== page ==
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Rosen: Emmanuel Mudiay still a major work in progress

Denver Nuggets' Emmanuel Mudiay (0) loses control of the ball while being defended by Detroit Pistons' Ish Smith (14) during the second half of an NBA basketball game Saturday, Nov. 5, 2016, in Auburn Hills, Mich. The Pistons defeated the Nuggets 103-86. (AP Photo/Duane Burleson)
AP Photo/Duane Burleson

This is the first of periodical scouting reports on the evolution/devolution of some of last season’s blue-chip rookies.

Let’s start with Emmanuel Mudiay — the seventh pick in the 2015 draft — and see what can be concluded by his performance in Denver’s 103-86 loss in Detroit.


His one steal came when he alertly poked the ball away from a driving Ish Smith.

A nifty drive-and-dish found Danilo Gallinari wide open at the stripe but, in a highly surprising development, Galinari passed up the shot.

Mudiay was unafraid to drive into the middle and face being blasted by Detroit’s bigs. That’s precisely how he wound up shooting free throws.

His making 6-7 from the stripe was highlighted by Mudiay being entrusted to shoot (and make) a technical that resulted from an illegal defense call against Detroit. This was proof of how much his free throw shooting has improved.

Mudiay contained a drive by Smith by squeezing around a screen and maintaining good defensive position.

His three assists came on drive-and-kick passes to Gallinari and Nikola Jokic, plus a drop pass to Jusuf Nurkic.

Mudiay also made a slick entry pass into the low-posted Nurkic, who was subsequently whistled for a charging foul that was reviewed and, for some dumb reason, was changed into a flagrant foul.

Mudiay might have registered two more assists had teammates bagged open shots.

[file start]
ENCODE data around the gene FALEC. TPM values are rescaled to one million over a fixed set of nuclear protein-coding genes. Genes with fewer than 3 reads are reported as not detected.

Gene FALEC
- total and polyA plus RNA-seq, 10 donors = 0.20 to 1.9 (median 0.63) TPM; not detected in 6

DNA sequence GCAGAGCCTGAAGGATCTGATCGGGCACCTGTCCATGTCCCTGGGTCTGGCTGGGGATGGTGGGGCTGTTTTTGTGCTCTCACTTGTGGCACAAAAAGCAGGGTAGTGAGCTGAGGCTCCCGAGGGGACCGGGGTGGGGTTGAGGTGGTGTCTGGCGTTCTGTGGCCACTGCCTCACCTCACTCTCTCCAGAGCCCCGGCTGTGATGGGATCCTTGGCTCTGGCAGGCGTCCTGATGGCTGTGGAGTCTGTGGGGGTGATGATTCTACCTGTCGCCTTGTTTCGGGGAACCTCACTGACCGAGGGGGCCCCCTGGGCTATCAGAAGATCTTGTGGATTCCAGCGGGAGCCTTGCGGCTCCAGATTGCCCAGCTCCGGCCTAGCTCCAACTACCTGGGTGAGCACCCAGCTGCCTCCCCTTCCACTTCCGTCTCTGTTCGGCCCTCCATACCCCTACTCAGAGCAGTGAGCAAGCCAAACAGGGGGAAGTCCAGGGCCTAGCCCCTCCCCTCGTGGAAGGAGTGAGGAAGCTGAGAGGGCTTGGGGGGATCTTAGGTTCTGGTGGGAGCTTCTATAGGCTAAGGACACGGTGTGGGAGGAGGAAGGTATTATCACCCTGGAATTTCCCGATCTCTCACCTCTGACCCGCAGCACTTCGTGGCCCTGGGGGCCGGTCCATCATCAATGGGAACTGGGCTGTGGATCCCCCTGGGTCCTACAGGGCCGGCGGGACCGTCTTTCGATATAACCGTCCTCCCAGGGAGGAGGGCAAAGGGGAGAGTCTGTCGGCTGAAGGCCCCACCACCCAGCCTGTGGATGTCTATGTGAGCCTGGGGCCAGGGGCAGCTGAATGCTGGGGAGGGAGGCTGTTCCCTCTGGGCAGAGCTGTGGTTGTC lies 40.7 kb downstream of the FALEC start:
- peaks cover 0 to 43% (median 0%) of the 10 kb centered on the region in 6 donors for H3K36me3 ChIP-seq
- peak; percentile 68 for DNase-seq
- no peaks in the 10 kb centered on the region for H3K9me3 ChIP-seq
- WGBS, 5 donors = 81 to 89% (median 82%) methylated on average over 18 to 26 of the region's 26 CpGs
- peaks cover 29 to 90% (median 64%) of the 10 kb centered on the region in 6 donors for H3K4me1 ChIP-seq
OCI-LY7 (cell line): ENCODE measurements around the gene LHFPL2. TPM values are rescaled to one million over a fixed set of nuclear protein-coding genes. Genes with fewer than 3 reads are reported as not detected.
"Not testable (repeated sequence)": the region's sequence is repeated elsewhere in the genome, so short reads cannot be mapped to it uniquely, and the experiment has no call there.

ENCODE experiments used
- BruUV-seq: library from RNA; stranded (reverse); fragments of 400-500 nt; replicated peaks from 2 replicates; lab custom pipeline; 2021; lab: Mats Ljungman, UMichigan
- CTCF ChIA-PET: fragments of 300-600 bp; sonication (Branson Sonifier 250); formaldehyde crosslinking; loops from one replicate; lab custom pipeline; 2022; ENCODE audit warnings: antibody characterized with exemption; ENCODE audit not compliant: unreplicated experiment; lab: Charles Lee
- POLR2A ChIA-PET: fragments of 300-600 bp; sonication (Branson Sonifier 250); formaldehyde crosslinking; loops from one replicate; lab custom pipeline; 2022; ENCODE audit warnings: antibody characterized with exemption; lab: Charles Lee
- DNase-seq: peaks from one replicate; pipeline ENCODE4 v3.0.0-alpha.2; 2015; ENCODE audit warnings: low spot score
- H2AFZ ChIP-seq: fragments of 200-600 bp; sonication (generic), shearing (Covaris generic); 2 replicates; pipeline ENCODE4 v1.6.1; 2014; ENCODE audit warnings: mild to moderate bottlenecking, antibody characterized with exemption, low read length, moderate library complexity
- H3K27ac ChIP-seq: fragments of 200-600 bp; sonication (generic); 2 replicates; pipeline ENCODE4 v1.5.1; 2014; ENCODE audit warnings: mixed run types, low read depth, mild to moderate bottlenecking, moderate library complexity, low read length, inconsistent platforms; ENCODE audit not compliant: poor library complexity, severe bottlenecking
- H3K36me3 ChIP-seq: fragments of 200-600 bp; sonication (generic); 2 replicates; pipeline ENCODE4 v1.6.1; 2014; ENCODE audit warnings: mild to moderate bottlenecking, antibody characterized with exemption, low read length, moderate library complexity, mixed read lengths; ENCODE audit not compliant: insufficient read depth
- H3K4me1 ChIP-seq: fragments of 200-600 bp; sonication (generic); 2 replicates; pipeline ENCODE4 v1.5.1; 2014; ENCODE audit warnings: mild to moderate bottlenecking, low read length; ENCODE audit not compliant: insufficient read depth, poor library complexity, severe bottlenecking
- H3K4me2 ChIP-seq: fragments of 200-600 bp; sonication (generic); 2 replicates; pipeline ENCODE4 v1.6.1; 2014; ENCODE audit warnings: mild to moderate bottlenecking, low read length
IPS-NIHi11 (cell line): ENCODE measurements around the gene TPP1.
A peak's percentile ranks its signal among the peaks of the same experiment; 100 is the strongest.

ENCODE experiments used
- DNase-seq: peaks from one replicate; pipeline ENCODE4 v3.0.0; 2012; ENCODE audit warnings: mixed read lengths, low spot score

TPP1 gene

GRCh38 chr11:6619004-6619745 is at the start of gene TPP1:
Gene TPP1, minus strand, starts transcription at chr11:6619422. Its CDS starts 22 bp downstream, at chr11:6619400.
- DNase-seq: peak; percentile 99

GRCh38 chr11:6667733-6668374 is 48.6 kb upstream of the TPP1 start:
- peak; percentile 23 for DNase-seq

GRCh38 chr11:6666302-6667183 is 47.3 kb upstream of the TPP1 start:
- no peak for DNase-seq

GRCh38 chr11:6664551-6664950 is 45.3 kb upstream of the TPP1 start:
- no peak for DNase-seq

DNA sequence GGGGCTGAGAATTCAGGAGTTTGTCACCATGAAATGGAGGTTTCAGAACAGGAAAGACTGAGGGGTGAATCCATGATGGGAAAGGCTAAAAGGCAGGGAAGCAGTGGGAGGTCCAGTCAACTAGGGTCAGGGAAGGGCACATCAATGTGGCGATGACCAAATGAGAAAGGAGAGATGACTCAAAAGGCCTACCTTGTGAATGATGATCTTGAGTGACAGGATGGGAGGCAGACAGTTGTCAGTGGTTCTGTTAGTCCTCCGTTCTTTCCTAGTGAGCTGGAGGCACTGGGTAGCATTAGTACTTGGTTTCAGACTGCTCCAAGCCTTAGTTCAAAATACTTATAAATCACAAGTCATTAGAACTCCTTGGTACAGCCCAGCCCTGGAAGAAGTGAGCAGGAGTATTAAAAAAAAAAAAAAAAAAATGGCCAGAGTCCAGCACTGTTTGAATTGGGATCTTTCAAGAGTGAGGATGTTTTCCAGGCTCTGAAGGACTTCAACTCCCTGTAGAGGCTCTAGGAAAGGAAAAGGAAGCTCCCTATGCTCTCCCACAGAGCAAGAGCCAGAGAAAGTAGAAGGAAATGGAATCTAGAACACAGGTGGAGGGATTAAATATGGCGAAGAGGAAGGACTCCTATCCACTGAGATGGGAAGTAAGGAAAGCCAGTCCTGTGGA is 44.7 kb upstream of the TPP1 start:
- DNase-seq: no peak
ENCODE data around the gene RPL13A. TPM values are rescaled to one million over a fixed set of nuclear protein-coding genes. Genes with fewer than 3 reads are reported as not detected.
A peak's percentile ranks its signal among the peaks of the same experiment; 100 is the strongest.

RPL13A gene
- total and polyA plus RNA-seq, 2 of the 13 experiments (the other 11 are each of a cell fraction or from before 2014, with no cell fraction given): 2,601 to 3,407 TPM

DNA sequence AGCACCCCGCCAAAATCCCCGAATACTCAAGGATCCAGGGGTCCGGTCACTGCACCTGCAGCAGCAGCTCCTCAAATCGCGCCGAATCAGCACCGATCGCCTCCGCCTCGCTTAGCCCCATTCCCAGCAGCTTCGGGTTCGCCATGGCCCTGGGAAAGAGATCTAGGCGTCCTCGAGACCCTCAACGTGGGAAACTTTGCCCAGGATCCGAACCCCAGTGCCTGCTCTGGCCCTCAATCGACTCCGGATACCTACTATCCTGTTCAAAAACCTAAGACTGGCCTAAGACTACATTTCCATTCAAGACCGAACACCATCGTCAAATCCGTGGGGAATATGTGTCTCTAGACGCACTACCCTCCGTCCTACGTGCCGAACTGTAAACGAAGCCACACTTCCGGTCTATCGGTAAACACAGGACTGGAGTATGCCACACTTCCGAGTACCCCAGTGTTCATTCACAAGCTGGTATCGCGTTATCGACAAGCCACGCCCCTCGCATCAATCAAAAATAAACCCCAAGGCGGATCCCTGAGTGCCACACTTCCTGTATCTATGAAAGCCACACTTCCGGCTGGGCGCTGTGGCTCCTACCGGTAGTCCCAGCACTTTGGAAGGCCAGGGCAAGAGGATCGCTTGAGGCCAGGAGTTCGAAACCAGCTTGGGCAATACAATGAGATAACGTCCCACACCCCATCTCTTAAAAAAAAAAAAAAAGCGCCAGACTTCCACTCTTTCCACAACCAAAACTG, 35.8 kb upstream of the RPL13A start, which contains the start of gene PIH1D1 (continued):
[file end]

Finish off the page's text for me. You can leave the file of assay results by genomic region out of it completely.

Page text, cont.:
He demonstrated his unselfishness by only forcing one shot — a spinning fadeaway in the lane.


Shooting 0-7 lowered his current field goal percentage to .271. Moreover, his two missed treys reduced Mudiay’s downtown percentage to .200.

Aside from the embarrassing numbers, Mudiay’s shooting difficulties were clearly evidenced on four of his jumpers — a back-rim miss, a backboard slamming brick, another jump shot that clanged off the side rim and a trey attempt that barely nudged the front rim.

One wonders how much he worked on his shooting during the offseason. Clearly, the young man desperately needs radical surgery from an accomplished shot doctor.

Otherwise, Mudiay went under too many screens, overplayed screens and was forced into several mismatches. It should be noted, however, that Denver’s bigs are slow-footed, relatively unathletic and seldom offered sufficient help on these (and any) screens.

Even so, the 14 points scored against Mudiay in head-to-head confrontations overwhelmed the six points that he registered.

All of Mudiay’s three turnovers occurred when he lost control of his left-handed dribble.


A long-armed 6’5”, 200-pounder, Mudiay certainly has the physical equipment to be at least an adequate NBA player. However, he lacks the plus-plus speed, the shooting touch, the ability to deal decisively in defending screens and the under-control left-handed handle to be a consistently effective point guard.

His biggest asset, though, is he’s only 20 years old. Even so, the flaws in Mudiay’s game just might be too profound for him to ever surmount.

In any event, because of his youth, Mudiay gets by with a grade of “Incomplete.”

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